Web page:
It is only by understanding our physical survival needs in terms of what they mean to us, and by drawing self-esteem from their pursuit and achievement, that we can sustain the motivation and courage to fight for them.
As is in the nature of crises, this pandemic has led me to reflect on what I really value in my work, and where I want to focus my efforts going forward. Throughout my career I’ve struggled to identify myself with a particular “specialty.” This is partly because I have the soul of a generalist,Continue reading “Innovating for the innovators: My professional mission as clarified by COVID-19”
Plenty of excellent resources have already been circulated for coping with COVID19 stress and anxiety; see my compiled list of recommended resources here, and check back often as I continue to add more. Not much has been said about coping with anger, though, which has arguably been running just as hot for many of usContinue reading “A brief guide to coping with anger in the context of COVID-19”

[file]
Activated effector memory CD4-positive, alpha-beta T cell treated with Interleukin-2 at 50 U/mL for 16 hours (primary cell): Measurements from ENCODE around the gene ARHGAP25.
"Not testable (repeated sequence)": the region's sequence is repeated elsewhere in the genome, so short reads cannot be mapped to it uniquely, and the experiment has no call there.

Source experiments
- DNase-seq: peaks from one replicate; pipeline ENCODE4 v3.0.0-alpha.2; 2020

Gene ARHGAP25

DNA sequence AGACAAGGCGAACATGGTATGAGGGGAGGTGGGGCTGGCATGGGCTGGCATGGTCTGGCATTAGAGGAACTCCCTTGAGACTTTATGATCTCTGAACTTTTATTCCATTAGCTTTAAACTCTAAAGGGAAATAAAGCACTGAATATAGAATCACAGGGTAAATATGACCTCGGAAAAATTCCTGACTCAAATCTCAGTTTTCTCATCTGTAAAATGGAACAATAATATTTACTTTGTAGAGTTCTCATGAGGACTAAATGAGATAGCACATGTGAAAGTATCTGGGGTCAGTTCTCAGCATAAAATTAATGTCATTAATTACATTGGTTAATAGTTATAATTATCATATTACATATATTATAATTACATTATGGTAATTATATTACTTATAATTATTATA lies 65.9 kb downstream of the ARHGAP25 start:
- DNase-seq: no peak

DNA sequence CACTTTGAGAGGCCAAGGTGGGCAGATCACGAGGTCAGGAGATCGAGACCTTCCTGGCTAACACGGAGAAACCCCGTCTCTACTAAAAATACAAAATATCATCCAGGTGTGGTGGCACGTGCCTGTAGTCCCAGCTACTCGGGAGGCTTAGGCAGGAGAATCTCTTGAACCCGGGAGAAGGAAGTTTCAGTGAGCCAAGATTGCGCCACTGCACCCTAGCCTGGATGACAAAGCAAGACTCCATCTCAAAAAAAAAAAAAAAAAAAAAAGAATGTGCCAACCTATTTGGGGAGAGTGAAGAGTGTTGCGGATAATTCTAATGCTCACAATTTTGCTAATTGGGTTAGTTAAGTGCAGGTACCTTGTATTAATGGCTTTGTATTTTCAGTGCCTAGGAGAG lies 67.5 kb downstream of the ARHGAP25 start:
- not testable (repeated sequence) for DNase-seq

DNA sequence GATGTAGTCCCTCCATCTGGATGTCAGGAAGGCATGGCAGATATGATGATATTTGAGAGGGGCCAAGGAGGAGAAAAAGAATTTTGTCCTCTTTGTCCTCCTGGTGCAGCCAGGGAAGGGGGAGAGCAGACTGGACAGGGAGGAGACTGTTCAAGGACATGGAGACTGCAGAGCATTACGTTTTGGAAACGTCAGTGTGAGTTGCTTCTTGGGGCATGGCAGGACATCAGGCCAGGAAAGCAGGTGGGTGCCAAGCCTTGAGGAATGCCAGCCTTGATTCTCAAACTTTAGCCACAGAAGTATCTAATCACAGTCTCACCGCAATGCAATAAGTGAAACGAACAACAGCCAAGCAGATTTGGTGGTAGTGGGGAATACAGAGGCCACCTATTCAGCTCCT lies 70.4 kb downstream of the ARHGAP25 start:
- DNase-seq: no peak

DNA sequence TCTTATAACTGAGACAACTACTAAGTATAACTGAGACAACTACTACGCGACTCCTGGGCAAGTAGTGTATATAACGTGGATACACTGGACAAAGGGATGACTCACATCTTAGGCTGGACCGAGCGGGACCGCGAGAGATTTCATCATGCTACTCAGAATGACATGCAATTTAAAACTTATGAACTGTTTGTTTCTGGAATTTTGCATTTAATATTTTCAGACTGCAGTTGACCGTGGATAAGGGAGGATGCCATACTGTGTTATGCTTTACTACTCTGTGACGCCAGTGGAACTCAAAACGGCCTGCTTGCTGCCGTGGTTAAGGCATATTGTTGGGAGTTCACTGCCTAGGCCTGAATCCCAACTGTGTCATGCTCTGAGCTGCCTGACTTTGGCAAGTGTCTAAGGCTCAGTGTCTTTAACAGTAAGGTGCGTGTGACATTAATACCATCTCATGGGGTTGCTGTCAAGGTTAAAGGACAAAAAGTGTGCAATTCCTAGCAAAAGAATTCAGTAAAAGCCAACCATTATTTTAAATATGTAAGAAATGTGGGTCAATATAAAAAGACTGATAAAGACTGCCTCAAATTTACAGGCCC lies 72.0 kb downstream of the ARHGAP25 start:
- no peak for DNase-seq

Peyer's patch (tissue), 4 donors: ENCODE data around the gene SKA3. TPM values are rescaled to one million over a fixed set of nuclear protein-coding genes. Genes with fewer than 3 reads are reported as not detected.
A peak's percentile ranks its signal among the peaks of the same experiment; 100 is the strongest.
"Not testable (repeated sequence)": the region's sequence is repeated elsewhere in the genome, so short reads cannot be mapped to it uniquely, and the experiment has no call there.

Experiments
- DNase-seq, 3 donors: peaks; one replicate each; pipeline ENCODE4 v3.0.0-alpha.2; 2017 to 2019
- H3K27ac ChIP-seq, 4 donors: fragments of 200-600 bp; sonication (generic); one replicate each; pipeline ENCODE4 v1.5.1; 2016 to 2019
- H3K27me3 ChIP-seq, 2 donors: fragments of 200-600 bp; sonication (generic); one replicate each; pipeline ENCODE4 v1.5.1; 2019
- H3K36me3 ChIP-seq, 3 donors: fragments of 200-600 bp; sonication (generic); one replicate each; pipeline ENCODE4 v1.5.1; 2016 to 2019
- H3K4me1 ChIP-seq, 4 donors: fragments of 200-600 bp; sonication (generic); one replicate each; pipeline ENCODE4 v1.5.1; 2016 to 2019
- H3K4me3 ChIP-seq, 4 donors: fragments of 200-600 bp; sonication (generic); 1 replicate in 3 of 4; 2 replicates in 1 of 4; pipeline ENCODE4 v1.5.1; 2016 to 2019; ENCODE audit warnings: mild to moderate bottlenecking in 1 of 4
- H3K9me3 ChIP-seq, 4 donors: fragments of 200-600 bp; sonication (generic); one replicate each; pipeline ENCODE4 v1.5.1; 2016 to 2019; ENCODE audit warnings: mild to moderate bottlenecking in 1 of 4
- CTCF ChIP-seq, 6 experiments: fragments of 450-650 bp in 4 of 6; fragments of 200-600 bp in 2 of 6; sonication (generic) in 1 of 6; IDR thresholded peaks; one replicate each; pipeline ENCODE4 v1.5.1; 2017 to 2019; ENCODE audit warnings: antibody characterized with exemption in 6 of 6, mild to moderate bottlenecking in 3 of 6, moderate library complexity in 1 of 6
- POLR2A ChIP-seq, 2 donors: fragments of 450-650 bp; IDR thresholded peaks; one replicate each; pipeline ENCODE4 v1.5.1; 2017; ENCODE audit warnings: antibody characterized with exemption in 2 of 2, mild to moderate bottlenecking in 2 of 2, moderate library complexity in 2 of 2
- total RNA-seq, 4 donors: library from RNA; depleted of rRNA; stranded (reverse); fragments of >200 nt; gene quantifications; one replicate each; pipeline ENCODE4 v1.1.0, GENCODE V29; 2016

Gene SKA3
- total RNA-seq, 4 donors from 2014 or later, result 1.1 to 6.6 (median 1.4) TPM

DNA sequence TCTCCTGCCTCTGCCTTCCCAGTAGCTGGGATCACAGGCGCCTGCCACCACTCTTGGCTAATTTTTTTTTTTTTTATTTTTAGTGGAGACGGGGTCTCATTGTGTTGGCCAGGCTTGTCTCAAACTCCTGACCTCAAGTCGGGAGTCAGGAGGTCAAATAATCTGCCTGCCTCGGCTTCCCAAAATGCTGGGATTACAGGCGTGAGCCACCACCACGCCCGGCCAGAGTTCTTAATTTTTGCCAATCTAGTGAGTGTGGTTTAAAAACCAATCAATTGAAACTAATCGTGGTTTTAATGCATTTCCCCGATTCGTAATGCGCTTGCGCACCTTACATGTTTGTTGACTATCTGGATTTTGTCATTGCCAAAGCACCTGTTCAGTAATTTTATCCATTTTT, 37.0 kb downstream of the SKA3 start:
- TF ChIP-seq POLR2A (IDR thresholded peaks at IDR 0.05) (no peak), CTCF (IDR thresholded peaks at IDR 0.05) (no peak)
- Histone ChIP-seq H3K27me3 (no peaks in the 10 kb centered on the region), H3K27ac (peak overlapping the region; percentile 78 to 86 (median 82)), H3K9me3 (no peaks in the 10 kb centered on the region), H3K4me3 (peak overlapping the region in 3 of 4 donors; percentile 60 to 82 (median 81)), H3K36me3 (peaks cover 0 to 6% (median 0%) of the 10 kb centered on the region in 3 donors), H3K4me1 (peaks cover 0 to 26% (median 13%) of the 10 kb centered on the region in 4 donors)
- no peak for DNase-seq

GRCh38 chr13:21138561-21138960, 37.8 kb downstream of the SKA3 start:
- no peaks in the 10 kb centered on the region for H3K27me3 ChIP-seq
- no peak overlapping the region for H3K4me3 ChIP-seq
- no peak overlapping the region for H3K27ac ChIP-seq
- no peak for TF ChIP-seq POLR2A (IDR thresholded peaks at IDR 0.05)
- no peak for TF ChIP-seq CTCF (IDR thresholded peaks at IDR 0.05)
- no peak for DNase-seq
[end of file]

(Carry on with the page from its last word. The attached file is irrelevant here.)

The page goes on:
I had a lot of fun co-authoring this newly published article with my former PhD advisor Bethany Teachman. It is a commentary on this article by Fawcett and Hulbert, who argue that forgetting is a “feature” rather than a “bug” of human cognition. We bring evidence from mental health research to bear on some ofContinue reading “New publication: A commentary on forgetting”
Much as I’ve enjoyed being cocooned at home with my newborn and thus largely insulated (for now) from the life-rearranging effects of COVID-19, I can’t avoid discussing it forever. And my last post already made passing reference to the lack of “self-honesty” exhibited by our political leaders, which others have already covered more thoroughly thanContinue reading “Self-honesty, pt. 2: “Prepping” versus pretending to “prep””
Those who’ve followed my work over the last couple years know that I’ve been on about “self-honesty” (or “cognitive integrity,” as I’ve termed it in scholarly contexts). Self-deception has received theoretical and empirical attention in the psychology literature; but the field does not have so much as a term to describe the opposite practice: theContinue reading “Self-honesty, pt. 1: Knowing versus pretending to know”